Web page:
A review of asset classification

As we looked at the asset classification system over the previous blog posts, you may have noticed that some assets might be put into  two  different categories depending  on  the way that they are  used. 

For  example,  did  you  notice  that  we  listed  a  car  as  being  both  a “terrible” and a “good” asset. How can that be? The difference is in the way that the car is used and how it affects your wallet each month.

A car that you buy brand new and then use  primarily  to drive  around town  loses its  value  quickly  and  sucks  cash  out  of  your  wallet  each  month  (in  the  form  of insurance  payments,  gasoline,  and  repairs).  On  the  other  hand,  an  antique  car that  you  rent  out  for  special  events  holds  its  value  over  time  and  puts  more money into your wallet than it takes out. That’s how the same asset can be either “terrible” or “good” depending on how it is used. And if you want that asset to get nudged even  closer to the “great”  category, then consider  hiring out  that antique car to a company that, in exchange for sending you a check each month,   will take care  of  finding  clients  and  maintaining  the  car.  Now  you  are  making  money literally without having to lift a finger!

The education in this blog series has been valuable. But it shouldn’t be viewed as  empty  theory.  After  reading ,  you  should  be  motivated  to  take action! For example, as you look at your current investment portfolio, do you find that  it  is  mostly  made  up  of  “terrible”  and  “okay”  assets?  If  so,  don’t  worry. Chances  are  that  you  invested  your  money  in  certain  assets  because  everyone told  you  that  those  assets  were  the  best  way  to  go.  After  all,  how  many  times have you heard the phrase “my house is my greatest asset”? And the deceptive way  that  individuals  talk  about  their  “net  worth”  distorts  the  real  effect  that certain items have on their wallet month to month.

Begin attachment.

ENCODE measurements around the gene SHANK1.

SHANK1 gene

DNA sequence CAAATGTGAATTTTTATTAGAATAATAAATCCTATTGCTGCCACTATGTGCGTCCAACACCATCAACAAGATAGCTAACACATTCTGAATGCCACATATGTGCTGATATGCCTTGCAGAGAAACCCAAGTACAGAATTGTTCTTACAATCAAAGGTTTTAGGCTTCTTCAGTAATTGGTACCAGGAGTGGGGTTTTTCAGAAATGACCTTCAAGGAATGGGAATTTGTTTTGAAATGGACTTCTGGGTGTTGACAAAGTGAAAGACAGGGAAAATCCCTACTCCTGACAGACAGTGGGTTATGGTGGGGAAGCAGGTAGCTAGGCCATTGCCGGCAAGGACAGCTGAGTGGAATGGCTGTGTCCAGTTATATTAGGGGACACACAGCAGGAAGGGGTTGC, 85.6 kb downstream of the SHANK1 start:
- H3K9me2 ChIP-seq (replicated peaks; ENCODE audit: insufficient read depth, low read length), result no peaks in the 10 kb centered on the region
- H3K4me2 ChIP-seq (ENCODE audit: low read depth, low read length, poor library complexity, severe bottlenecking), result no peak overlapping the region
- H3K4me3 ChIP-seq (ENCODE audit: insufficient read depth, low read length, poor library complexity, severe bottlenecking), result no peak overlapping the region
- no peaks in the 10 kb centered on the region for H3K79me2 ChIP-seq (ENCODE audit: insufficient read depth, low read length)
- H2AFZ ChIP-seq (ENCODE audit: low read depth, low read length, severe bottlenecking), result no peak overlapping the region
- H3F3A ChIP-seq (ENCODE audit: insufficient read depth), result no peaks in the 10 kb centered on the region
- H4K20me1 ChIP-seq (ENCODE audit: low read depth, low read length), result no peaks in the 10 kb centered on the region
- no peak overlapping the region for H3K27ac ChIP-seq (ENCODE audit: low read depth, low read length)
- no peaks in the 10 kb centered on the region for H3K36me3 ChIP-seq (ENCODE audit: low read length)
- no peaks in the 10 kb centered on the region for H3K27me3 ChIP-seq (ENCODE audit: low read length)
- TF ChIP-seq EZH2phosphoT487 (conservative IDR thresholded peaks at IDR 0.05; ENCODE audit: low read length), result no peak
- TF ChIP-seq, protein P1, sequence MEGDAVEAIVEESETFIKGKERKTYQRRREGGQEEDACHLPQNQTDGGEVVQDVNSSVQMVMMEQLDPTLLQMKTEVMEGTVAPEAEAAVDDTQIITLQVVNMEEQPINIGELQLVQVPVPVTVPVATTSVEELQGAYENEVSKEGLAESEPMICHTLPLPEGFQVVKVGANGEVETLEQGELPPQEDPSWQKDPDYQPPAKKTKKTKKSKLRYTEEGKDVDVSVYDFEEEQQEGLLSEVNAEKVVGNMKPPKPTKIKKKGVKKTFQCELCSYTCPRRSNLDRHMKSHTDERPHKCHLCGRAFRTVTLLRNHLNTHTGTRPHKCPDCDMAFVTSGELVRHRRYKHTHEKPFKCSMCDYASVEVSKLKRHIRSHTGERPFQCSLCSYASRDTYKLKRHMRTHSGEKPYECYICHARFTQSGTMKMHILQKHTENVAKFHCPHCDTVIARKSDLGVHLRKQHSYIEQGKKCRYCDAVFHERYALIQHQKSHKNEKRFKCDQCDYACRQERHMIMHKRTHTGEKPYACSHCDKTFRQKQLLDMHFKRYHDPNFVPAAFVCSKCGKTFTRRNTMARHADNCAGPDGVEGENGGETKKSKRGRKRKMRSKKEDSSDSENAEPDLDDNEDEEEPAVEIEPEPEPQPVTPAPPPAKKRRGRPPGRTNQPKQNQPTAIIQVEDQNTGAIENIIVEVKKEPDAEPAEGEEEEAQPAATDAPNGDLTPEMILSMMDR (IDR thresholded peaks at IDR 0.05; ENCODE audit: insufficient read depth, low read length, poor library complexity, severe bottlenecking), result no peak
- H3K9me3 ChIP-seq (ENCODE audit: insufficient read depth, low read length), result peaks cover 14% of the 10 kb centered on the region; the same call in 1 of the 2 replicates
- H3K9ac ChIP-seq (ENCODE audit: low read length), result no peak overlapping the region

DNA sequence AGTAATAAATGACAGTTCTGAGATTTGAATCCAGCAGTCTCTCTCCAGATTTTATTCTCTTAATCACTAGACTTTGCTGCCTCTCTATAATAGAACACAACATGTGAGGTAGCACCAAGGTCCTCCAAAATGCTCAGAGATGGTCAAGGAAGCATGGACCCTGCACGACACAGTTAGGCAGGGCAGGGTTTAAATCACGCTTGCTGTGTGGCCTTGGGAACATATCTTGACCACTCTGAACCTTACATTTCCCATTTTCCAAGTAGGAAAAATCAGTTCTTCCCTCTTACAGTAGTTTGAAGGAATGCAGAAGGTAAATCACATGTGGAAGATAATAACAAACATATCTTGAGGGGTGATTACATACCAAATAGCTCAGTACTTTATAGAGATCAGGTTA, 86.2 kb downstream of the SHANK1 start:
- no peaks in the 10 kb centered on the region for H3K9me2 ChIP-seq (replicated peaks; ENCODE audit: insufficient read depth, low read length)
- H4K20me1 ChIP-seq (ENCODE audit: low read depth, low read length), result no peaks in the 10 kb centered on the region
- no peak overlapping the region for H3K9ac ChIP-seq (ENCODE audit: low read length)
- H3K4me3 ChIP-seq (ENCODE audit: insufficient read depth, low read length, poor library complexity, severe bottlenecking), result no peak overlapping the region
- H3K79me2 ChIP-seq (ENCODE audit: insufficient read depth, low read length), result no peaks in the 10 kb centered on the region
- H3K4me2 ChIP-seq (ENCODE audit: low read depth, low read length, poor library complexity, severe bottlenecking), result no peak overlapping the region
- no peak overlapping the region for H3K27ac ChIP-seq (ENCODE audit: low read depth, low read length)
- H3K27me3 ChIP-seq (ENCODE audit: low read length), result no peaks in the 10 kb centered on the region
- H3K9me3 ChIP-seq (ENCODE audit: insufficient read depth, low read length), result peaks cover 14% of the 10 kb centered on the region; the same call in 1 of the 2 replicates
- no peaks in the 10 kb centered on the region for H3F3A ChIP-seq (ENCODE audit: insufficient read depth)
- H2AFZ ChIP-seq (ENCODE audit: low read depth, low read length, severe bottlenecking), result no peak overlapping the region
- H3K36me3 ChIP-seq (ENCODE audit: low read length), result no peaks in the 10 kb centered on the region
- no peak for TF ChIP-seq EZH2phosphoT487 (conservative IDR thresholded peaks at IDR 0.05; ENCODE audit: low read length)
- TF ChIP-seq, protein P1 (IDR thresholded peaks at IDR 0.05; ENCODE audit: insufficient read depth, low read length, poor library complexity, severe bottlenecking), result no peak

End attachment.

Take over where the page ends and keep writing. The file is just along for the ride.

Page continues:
For example, many people will tally up their  debts  and then calculate the amount of equity they have in their home and how many cars they have and brag about a “positive” net worth. Well, that may look good on paper, but how many of those same individuals are struggling month to month to make the minimum payments on their credit cards? And how  many of them are absolutely terrified when they think about the future?

I hope this information has  got  you  thinking  in  a  new  direction.  What makes an asset worth your time and money is not how good it looks on paper, but on whether it will hold its value over time and whether it will put money into your pocket or take it out.  So what should you do if your investment portfolio isn’t all that it could be? How can you move from a portfolio full of “terrible” assets to one full of “great” ones?

The answer is to use the Wealth Wheel process – something we’ll talk more about in a future post!

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